17. The Cosmic Dead – Psych Is Dead [Riot Season]

The Cosmic Dead’s sixth slab of music in recent years opens with a meditative trance, a wash of modulating drone pushed alone with a jarring sparse bass groove bringing to mind the brittle dry tones of Slint’s Spiderland. This is on top of waves and gargles of synth mixed with the effected guitars, the tropical watery arpeggios bring the refreshment to the scene created. This pleasance this comes to an end as the temperature rises to that of a burning comet heading straight for the listener’s temples. Links to their live set can be heard in the closer ‘#FW’, where after the howl of what sounds like “fuck Westminster” the headbanger material comes out; the riff gather a playful side as a bit crushed hooks is typed out as the record draws to a close.

16. The Great Albatross – Asleep In The Kaatskills [LP]

Recorded over four years in various bedrooms in Scotland and California Asleep in the Kaatskills by The Great Albatross is a tremendously coherent and enjoyable album, worth more than the sum of its parts, failing at no point to impress, falling at no point into a pigeonhole and feeling at all times extremely professional. Despite embracing a number of popular sounds and dimensions, the album has a lot of originality, it is experimental without sacrificing its cohesiveness or purpose. Neither too light nor too dark, not too happy or sad, neither too serious nor too jovial, too simple or too complex, the catchy parts aren’t too sickly and the record has popular appeal without sacrificing an ounce of integrity; it is highly emotional but not sappy; combined, the balance of these aspects makes an exceptional debut, incorporating a wide variety of instruments in sensational harmony.

15. Catholic Action – In Memory Of [Modern Sky]

Catholic Action built a stellar reputation over a few years and their debut LP demonstrates their knack for killer choruses, it’s a remarkably well put together collection, with crisp, bright production and a multitude of hooks ringing out like church bells. At their best Catholic Action channel both the humour and the classic power pop songwriting of bands like Cheap Trick or The Cars and it’s when Catholic Action compress themselves into these compact forms that the best moments on In Memory Of arise. It might not be the most coherent album you’ll hear but it full of such joy enthused tracks that it has to be considered one of Scotland’s best in 2017.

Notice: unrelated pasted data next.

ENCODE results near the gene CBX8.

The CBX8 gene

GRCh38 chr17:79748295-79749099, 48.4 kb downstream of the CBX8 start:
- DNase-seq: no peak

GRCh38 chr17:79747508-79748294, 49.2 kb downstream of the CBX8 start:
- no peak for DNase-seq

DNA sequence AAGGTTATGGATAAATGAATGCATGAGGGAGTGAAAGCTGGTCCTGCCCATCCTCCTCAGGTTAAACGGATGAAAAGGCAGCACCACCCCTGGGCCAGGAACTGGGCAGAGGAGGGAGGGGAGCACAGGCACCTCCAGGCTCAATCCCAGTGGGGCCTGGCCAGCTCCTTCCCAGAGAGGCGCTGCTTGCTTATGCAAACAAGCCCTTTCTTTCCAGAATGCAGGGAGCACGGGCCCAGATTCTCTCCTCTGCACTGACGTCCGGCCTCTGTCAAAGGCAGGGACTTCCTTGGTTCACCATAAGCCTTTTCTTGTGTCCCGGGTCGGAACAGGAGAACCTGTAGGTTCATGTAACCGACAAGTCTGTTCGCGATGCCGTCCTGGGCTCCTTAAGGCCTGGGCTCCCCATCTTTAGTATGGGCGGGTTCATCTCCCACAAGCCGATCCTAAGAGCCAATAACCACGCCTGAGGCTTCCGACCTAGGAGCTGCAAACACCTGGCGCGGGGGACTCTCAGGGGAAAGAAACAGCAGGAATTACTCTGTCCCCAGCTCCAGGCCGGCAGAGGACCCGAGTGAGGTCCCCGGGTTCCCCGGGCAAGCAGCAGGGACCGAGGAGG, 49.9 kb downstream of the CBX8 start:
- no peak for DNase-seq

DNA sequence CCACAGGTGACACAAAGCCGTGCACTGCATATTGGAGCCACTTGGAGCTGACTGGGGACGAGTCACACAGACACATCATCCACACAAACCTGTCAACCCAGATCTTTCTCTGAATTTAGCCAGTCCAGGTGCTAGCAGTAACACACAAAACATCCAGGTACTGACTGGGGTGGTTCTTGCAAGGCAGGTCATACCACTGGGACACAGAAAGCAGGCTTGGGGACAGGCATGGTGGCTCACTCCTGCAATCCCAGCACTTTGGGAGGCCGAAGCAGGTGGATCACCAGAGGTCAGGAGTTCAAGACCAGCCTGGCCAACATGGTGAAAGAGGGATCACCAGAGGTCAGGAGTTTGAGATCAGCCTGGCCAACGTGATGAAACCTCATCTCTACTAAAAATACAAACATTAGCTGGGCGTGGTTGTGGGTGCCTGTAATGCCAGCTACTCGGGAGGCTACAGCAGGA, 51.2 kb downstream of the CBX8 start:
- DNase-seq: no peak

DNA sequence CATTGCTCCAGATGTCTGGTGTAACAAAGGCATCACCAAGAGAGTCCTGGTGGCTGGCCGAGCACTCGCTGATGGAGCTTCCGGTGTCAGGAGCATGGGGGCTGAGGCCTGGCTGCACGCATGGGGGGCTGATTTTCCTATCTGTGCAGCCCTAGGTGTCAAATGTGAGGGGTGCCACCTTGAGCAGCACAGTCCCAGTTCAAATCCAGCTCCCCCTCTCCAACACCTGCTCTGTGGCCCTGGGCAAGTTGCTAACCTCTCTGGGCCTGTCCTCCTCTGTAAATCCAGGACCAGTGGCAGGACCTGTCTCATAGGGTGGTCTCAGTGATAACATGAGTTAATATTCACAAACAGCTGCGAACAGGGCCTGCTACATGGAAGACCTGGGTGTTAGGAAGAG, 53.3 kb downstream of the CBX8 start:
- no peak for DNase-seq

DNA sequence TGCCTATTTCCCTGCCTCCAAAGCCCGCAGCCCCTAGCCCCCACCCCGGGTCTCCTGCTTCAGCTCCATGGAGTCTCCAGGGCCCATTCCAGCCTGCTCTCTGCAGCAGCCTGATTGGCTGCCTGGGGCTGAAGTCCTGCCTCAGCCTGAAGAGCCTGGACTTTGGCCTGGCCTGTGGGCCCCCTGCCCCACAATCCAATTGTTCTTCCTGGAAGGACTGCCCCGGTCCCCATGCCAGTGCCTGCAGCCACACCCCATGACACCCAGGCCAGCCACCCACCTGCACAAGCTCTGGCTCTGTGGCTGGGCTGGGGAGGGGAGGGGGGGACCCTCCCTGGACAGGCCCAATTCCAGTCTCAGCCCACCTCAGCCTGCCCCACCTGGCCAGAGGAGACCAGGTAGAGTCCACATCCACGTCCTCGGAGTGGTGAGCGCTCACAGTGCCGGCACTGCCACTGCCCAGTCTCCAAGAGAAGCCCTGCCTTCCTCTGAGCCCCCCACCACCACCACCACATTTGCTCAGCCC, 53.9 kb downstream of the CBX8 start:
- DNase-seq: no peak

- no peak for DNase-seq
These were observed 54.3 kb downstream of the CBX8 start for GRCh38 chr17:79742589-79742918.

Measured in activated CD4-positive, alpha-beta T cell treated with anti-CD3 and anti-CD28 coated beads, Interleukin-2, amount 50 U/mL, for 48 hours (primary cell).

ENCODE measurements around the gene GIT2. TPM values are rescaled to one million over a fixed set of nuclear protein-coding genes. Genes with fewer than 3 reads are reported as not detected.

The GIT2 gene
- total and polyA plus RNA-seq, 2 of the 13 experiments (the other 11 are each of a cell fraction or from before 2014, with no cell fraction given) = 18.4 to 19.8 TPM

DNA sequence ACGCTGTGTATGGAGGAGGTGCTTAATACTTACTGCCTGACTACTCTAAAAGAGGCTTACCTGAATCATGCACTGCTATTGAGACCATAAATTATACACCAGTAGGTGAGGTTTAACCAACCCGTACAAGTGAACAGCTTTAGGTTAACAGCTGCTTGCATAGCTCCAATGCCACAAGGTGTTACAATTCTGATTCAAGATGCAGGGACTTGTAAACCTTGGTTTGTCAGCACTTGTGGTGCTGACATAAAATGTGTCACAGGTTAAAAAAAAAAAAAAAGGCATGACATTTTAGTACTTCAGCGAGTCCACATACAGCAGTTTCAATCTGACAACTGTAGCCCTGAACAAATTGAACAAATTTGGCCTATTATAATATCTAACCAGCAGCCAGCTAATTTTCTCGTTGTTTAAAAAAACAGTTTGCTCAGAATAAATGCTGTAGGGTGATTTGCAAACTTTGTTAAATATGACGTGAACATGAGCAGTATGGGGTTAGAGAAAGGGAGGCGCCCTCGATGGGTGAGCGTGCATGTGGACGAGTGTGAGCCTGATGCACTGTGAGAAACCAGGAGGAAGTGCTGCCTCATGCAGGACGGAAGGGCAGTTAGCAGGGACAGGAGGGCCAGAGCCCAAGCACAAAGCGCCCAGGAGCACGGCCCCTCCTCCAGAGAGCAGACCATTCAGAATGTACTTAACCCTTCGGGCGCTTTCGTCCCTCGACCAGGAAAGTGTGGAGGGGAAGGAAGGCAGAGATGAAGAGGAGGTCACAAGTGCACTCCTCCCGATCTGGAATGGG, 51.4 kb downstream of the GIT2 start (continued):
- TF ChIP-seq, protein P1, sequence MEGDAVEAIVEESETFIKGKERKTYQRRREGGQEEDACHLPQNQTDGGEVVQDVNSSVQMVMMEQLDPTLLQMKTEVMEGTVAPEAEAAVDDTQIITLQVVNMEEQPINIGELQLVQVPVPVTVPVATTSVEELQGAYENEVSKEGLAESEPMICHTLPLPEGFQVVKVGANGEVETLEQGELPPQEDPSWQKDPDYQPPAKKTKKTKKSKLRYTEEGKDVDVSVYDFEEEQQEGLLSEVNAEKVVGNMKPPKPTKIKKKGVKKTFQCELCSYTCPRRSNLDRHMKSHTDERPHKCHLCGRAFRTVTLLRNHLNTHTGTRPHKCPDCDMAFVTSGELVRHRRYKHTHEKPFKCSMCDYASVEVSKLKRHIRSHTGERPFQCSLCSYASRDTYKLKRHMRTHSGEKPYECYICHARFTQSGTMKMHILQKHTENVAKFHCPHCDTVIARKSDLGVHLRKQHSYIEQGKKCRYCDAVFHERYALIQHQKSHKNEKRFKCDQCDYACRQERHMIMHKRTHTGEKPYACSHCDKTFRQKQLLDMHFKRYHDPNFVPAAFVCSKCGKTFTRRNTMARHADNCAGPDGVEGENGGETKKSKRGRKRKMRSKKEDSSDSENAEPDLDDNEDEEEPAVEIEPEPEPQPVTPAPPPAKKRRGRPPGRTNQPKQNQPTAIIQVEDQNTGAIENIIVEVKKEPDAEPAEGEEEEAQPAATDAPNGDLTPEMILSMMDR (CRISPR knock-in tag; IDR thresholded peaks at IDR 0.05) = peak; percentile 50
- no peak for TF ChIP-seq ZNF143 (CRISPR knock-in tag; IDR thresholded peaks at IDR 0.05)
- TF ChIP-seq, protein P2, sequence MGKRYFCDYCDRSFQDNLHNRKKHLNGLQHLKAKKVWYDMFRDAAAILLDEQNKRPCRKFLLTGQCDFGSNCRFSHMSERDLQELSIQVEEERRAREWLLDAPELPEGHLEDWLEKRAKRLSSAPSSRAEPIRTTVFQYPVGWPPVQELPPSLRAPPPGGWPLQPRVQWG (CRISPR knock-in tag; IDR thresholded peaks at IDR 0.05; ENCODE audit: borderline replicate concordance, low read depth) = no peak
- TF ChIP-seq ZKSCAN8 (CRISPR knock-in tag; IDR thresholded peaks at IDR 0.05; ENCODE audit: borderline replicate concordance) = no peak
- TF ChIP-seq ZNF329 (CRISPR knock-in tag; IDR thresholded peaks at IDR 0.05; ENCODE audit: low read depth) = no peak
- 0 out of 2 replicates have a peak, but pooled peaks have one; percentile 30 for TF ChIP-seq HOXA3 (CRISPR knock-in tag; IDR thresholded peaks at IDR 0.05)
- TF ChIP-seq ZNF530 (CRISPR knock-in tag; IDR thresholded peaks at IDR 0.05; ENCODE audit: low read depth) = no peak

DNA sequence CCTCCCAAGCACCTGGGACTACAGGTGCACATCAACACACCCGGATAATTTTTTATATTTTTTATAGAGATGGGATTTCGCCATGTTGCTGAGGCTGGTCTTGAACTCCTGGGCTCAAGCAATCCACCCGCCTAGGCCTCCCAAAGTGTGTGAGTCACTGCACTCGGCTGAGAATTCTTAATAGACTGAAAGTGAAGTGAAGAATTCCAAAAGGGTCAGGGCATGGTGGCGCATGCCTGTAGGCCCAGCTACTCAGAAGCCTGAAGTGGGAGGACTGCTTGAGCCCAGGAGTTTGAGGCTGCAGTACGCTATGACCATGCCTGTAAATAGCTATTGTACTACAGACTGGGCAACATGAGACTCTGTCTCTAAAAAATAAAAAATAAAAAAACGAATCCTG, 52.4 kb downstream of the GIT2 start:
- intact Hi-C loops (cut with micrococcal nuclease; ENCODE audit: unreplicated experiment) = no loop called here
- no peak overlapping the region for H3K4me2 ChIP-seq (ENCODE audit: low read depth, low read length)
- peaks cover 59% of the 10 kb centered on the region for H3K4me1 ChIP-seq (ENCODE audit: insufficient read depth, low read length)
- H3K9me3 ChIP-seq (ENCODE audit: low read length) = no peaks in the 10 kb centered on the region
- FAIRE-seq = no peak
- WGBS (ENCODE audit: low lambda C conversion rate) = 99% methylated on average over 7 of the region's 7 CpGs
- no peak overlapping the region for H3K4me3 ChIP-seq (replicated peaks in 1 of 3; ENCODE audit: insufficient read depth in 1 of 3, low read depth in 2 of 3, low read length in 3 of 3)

14. Annie Booth – An Unforgiving Light [Scottish Fiction/Last Night From Glasgow]

Edinburgh based artist Annie Booth has received critical acclaim and continued to impress in her new release An Unforgiving Light. Booth is on point with not only her song writing, but her capacity to communicate many deep sentiments through her work. An Unforgiving Light will at points send shivers down your spine with beautifully concocted mellow numbers, but Booth shows mastery in her capacity for crossing many plains of musical forms using punchy lyrics, calypso like guitar at points to keep the piece both catchy and addictively pleasing to the ear, all the while Booth’s voice is showcased in her ability to move seamlessly across octaves while maintaining accuracy in pitch and harmony. An Unforgiving Light is the perfect combination of musicianship, meaningful lyrics and originality while still being comforting.

13. Sister John – Returned From Sea [Last Night From Glasgow]

Sister John has spend the last year meticulously constructing a grown up record that touches on pastoral folk to put together a beautiful record with conscientious craftsmanship. Even when the arrangements are sparse, light and airy, they are impeccably constructed; layered up and mixed together. The promotional material for the record makes the bold claim that this is a record that would sit comfortably alongside such classics as Neil Young’s Harvest, The Band’s Music From Big Pink, Fleetwood Mac’s Rumours or Leonard Cohen’s Songs of Love and Hate; the highest compliment you can pay Returned From Sea is that after a few listens this comparison no longer seems so far-fetched.